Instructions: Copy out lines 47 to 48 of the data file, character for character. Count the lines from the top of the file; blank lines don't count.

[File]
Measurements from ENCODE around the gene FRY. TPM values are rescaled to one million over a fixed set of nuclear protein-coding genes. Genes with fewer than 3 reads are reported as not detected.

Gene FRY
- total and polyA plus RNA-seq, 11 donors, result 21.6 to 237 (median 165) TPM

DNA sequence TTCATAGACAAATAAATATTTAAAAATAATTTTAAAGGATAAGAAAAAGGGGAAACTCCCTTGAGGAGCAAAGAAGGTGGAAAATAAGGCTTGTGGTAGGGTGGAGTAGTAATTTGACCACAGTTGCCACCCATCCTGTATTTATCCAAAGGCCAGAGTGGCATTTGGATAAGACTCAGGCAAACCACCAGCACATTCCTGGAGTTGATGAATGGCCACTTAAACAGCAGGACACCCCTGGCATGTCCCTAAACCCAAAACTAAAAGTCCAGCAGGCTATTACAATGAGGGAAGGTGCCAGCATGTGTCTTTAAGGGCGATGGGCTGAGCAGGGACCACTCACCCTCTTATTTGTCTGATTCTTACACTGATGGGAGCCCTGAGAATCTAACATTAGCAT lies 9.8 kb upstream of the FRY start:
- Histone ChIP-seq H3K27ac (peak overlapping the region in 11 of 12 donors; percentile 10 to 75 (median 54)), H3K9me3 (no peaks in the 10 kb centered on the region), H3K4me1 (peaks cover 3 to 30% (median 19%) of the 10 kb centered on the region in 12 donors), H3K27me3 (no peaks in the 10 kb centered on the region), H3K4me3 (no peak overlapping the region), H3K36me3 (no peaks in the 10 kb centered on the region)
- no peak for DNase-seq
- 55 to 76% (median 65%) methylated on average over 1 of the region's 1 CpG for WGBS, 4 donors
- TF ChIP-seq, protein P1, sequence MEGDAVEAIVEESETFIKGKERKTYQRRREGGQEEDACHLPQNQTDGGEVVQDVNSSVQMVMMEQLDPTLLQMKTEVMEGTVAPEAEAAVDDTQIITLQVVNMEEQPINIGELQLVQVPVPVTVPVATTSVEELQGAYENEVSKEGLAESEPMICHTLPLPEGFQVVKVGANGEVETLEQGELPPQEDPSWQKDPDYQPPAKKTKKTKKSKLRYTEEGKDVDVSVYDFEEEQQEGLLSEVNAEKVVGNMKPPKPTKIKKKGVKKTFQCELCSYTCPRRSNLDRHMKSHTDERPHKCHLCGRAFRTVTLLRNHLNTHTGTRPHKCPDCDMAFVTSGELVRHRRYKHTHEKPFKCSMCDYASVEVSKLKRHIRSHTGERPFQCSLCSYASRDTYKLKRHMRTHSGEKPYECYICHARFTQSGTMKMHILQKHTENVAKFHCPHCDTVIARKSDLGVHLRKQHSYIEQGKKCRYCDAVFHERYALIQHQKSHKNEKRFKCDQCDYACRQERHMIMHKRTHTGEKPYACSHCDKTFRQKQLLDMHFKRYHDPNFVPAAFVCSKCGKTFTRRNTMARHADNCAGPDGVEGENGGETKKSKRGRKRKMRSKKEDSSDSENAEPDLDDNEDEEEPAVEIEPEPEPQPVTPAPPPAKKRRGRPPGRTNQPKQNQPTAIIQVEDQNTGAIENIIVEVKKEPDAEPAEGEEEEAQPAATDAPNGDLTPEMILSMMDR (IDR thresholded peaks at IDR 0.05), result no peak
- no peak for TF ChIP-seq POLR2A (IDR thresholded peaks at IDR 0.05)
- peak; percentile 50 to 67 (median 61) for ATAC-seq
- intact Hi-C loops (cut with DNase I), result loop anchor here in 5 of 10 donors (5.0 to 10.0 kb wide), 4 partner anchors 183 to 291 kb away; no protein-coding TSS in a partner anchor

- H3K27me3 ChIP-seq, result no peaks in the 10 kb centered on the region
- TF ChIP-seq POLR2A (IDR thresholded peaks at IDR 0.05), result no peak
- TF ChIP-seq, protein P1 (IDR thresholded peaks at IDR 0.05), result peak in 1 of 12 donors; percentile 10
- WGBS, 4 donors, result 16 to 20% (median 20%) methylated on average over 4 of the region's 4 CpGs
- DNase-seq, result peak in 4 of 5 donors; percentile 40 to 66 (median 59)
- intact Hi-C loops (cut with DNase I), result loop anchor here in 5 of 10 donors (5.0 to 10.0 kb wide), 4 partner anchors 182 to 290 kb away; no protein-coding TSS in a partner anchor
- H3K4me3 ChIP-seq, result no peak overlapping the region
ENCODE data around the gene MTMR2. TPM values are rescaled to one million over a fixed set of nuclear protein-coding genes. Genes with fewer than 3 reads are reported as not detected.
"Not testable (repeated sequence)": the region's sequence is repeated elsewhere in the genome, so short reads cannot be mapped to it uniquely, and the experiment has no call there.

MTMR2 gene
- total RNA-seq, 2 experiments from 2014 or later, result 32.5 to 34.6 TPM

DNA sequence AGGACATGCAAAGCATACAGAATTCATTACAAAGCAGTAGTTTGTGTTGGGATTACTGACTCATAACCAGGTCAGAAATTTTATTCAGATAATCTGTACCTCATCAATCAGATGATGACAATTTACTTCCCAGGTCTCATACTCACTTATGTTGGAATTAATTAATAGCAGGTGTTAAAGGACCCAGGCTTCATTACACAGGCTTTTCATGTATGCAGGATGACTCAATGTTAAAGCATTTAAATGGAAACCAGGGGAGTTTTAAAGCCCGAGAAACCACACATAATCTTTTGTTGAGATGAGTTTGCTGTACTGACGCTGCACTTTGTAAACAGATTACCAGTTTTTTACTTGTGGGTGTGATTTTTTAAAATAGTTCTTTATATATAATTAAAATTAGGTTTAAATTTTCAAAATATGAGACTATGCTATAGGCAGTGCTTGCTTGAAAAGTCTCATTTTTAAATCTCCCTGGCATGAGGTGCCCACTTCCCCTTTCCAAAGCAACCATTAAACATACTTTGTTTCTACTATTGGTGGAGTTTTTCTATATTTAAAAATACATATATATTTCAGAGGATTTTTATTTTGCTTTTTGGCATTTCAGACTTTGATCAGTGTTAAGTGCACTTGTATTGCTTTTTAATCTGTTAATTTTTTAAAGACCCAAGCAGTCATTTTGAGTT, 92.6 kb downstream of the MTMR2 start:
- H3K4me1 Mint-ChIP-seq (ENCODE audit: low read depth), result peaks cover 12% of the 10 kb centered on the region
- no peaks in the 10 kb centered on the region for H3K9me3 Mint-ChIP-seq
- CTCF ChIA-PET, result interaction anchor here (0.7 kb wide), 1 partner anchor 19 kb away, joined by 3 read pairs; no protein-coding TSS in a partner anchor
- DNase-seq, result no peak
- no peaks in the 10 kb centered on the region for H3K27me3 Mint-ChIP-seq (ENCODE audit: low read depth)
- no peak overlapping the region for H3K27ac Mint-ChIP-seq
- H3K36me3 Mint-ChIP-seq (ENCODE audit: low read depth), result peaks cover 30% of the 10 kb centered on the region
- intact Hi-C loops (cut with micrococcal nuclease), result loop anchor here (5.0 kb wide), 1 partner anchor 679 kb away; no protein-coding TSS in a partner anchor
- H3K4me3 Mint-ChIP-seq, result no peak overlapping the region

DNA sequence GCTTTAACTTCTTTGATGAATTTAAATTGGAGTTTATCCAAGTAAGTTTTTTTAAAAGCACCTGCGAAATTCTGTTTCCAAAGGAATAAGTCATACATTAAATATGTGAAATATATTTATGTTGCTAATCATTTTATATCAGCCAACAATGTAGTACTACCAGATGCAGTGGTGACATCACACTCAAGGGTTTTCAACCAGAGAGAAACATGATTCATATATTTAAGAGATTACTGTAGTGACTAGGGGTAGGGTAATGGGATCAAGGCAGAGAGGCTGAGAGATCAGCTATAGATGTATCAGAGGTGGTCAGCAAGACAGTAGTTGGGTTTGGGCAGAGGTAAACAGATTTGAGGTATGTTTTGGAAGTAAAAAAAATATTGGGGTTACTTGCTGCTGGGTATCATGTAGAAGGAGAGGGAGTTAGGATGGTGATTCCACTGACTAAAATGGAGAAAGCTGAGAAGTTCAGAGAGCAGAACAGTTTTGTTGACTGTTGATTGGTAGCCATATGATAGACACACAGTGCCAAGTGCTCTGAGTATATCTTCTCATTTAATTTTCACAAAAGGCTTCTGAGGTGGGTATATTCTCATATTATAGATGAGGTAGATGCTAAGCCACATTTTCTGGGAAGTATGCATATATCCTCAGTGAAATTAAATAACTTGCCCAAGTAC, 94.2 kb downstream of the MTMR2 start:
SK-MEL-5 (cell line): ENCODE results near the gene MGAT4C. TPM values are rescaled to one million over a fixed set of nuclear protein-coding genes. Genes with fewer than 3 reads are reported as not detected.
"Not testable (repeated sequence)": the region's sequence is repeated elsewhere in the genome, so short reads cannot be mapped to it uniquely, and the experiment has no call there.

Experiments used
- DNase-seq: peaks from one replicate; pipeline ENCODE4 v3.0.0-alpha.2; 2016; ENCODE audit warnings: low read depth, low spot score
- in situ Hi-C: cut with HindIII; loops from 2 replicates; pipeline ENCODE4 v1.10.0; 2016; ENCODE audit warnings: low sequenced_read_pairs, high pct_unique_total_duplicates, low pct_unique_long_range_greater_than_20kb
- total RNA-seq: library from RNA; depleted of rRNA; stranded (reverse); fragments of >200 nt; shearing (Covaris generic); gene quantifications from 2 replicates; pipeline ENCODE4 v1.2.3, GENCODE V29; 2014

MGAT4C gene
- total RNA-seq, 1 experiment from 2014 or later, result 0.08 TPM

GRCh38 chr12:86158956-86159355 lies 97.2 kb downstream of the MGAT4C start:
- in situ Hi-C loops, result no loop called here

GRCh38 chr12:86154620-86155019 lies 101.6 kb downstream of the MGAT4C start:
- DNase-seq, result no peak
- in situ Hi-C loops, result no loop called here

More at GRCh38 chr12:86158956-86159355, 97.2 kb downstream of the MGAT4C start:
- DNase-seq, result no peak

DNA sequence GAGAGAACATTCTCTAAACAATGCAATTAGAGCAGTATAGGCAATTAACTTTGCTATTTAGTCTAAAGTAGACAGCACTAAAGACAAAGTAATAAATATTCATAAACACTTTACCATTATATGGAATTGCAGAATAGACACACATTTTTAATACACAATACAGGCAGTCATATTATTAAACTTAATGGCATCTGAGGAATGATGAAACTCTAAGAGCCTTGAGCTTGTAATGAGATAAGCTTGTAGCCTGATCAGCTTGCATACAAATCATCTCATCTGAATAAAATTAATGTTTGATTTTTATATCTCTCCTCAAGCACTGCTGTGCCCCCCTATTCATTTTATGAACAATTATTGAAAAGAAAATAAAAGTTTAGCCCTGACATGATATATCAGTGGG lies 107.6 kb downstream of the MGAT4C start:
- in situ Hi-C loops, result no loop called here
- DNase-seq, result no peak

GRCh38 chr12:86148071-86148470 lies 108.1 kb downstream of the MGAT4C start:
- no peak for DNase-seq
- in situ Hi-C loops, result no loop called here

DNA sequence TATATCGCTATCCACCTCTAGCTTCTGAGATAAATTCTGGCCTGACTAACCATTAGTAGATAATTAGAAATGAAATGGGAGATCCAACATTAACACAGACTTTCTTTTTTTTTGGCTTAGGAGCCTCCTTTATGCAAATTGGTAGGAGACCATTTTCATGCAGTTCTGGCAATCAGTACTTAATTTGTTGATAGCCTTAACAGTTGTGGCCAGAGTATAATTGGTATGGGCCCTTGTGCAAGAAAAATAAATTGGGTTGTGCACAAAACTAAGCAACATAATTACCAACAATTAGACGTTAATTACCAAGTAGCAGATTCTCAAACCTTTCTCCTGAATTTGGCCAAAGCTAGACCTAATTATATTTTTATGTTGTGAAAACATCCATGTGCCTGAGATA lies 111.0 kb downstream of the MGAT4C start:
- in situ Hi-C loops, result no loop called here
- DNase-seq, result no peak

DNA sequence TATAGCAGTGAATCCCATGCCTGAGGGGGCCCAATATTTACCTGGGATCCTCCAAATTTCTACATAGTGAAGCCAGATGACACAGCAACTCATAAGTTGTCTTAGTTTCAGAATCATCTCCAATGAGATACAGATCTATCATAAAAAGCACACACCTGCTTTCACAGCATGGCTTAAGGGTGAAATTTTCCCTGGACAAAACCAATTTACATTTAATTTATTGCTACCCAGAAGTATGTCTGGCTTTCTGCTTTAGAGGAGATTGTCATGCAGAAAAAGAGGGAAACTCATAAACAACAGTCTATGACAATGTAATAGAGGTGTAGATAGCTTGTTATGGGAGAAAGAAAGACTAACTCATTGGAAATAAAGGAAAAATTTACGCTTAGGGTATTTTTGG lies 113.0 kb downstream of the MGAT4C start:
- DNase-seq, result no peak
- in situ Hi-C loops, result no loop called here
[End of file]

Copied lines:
More at GRCh38 chr12:86158956-86159355, 97.2 kb downstream of the MGAT4C start:
- DNase-seq, result no peak